And then I made a version with Public Health England on it…
“Where is Public Health England?” pointed out a keen Twitterer, who was perusing my very pretty “NHS Reforms on one side of A4“, so I had to go back and glue in some more pieces.
Hmmm… I do worry that the trouble with sharing this version with members of the public is that it might be tipping the diagram into Thanks-But-Now-I-Really-Am-Glazing-Over territory (the ‘PCT Clustering’ effect), but I will include it for accuracy:
What to do with this data:
- Stick it on the wall for people who say: “Where is Public Health England, eh?”
- Make your own version! Here’s the template for you:
>> The original PowerPoint slide for you to fiddle with
What you can download here:
After explaining the NHS Reforms for the millionth time to a member of the public (in biro on the back of an NHS Catering serviette) I set myself the challenge of trying to produce a one-page diagram showing the very basics of the reforms.
Here is my final effort:
I decided to make it very simple and stick to the BIG MESSAGES, rather than attempting to capture the detail e.g. of clustering, which seems to make the most enthusiastic member of the public glaze over and start looking for their PPI sandwich rations, but so far this diagram seems to do the job. I think it gets the balance between boring people senseless and over-simplifying, but I’m very open to any suggested amendments.
And then I made a local version…
Well I liked this so much that I made a local version for Somerset, showing exactly what budgets were going where, and what the GP localities looked like in the county. So here is the local picture for Somerset:
What to do with this data:
- Print it out and stick it on your wall so you can admire it.
- Print out copies and hand them out to members of the public (and local councillors, they will LOVE you big time).
- Make a local version – oh yes you can! – just like mine.
>> Here’s the original document in Powerpoint for you edit and make your own!
This will make you very popular.
The poor Datagoat has been rather neglected of late, but I have a nice juicy organogram to cheer us all up. I am working on some other bits and pieces too, but this was too delicious not to share.
The Westminster Blog has published these fabbie organograms showing how the structure of the NHS is changing. Click on the smaller images in the blog and they will take you to larger, clearer images.What to do with this data
The diagrams speak for themselves which is why I love them so much. They are very useful for conveying to people some of the enormous complexity of how things are changing.
I have printed them out and stuck them on the wall of the datagoat’s pen so I can admire them during the day, and I recommend that you do the same.*
*They have actually missed out Local HealthWatches, so you will need to draw those on with a crayon.
The NHS Confederation is a useful source of briefing papers about goings-on in the NHS. A couple of months ago I was sent their briefing paper (a handy cut-out-and-keep Guide) on ‘The Operating Framework 2011-12″ – in other words, ‘What the NHS has got to do in the next year’.
Download A Handy Guide to ‘What the NHS has go to do in the next year’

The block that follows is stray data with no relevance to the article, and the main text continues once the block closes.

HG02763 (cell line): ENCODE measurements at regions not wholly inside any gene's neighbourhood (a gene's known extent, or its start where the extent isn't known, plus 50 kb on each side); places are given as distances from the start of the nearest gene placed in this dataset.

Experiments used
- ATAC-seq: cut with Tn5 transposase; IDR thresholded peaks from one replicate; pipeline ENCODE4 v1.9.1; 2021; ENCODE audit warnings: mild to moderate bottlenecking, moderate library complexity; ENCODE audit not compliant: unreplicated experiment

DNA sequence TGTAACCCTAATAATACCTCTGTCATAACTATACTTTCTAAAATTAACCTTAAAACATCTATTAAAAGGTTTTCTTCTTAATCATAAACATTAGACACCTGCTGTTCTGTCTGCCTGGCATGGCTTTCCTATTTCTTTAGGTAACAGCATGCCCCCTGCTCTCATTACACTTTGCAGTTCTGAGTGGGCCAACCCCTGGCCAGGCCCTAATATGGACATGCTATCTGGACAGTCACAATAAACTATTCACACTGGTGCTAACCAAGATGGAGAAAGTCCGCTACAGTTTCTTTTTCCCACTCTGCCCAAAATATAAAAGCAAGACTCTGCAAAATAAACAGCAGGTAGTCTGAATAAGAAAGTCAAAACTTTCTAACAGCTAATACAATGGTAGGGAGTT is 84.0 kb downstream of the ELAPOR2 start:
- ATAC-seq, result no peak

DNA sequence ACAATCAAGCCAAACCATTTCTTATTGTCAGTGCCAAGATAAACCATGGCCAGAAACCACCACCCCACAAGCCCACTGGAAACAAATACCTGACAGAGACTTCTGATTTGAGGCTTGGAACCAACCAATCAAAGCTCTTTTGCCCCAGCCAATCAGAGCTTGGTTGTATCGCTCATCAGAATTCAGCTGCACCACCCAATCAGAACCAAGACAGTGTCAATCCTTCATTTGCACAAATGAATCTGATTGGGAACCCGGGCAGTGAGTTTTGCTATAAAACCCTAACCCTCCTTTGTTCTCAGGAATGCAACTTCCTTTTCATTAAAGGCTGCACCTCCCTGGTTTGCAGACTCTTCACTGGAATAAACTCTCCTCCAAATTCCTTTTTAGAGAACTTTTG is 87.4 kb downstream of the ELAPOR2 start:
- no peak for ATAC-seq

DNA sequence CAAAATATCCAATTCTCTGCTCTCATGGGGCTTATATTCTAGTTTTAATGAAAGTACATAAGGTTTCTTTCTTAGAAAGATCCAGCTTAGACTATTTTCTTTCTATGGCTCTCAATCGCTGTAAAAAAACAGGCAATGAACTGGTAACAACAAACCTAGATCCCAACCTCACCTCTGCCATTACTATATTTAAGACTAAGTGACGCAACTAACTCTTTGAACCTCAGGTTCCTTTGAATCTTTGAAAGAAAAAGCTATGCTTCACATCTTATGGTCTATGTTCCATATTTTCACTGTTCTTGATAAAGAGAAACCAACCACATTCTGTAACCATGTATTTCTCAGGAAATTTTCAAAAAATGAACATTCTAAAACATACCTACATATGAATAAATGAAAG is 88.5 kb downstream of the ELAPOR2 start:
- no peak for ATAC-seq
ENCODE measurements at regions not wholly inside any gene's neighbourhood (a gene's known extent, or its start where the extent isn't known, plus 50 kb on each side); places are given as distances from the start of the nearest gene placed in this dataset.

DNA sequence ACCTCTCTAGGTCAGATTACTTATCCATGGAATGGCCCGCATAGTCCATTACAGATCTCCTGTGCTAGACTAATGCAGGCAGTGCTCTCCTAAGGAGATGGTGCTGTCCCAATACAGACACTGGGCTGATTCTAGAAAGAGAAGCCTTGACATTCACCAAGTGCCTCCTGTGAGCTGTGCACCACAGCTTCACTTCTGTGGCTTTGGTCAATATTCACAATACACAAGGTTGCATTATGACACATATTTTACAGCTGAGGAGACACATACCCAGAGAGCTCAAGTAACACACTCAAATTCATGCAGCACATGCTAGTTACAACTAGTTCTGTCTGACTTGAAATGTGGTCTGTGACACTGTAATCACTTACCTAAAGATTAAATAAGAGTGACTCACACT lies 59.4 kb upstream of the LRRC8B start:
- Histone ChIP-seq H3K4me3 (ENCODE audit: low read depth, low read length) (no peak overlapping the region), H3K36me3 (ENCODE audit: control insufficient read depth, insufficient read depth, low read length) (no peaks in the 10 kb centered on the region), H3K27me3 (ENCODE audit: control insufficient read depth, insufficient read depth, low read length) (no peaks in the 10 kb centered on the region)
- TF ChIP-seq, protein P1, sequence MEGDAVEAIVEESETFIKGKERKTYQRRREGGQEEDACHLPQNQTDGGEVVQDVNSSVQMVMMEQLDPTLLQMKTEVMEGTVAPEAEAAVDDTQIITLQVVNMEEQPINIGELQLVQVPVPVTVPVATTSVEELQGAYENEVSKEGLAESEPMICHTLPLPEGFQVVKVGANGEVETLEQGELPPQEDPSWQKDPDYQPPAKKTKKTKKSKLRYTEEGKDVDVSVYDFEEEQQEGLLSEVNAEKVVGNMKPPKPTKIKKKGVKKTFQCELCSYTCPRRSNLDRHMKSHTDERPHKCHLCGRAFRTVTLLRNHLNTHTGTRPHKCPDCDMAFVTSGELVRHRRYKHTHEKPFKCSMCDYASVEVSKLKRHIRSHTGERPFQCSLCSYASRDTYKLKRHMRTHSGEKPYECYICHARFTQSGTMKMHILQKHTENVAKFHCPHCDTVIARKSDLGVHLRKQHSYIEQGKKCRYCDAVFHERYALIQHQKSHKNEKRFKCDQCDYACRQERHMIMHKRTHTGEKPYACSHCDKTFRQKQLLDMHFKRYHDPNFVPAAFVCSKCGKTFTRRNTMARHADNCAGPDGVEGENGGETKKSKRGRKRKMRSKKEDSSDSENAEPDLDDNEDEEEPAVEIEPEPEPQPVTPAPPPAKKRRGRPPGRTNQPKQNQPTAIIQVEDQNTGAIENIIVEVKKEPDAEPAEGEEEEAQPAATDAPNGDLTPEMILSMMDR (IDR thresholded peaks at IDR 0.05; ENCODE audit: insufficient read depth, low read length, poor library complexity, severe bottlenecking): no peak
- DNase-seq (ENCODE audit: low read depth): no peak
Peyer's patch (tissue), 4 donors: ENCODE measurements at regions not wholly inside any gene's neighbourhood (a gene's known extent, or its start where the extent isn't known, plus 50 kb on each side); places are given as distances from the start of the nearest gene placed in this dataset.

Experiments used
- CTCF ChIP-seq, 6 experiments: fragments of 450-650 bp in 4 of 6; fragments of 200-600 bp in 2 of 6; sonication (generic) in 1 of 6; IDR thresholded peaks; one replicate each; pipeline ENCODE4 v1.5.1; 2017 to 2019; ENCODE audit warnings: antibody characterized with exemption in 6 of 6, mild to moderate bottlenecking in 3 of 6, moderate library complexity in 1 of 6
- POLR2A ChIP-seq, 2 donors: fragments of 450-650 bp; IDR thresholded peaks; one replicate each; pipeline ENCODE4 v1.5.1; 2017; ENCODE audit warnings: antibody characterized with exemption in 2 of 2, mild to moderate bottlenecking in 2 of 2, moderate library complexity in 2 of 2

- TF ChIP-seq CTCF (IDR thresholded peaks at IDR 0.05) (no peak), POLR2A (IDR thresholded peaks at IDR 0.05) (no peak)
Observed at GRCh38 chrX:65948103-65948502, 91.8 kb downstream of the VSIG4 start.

This briefing paper simplifies a lot of complicated information about the major changes that will occur in the NHS over the next year (and beyond).
The next year (April 2011-April 2012) is sometimes referred to as the ‘transition year’ because it is the first full financial year that the NHS will be in transition from the old structure to the new, reformed structure.
The big change of course is that health services will not be commissioned via Primary Care Trusts (PCTs) but will be commissioned via doctors, who will be getting together into ‘consortia’. But there are lots of other changes, too, and this paper is the easiest way of getting your head around all of this information in one sitting. It explains how the NHS has got to save money, change structure, move from PCTs to GP Commissioning Consortia, turn all Trusts into Foundation Trusts, transform Public Health and squillions of other enormous and complicated tasks – and it explains all of this in a mere seven pages.
Who are the ‘NHS Confederation’?
“The NHS Confederation is the independent membership body for the full range of organisations that make up the modern NHS. We have over 95 per cent of NHS organisations in our membership including ambulance trusts, acute and foundation trusts, mental health trusts and primary care trusts … We support the NHS to deliver high-quality services and improve the nation’s health and well-being.” (From their website at www.nhsconfed.org)
Now I should point out that generally, NHS Confederation Briefing papers aren’t usually accessible to the public. But I really, really wanted to put this one on the datagoat blog as I think it’s super-useful, and luckily for us, the NHS Confederation agreed that it was a good idea: “We generally like to keep most documents confidential so that it’s clear to members that they have had benefits from being members that are not available to the wider public. However, we think that making the operating framework briefing available to LINks will help our members because it will contribute to better scrutiny by local LINks.” So a big thanks to the NHS Confederation for putting this really useful document in the public domain.
What to do with this data:
Sit down and read it. Stick it on your wall. Put it in your handbag to re-read while you are waiting for your bus. Send the above link to all your LINk chums and anyone that might be interested in the NHS reforms. Wow your friends at dinner parties with your amazing grasp of the changing NHS landscape. (Can you tell that I like this document?)
Now if only all information and consultations that came out of the Department of Health was summarised for us by the NHS Confederation, public scrutiny would be a far more managable task…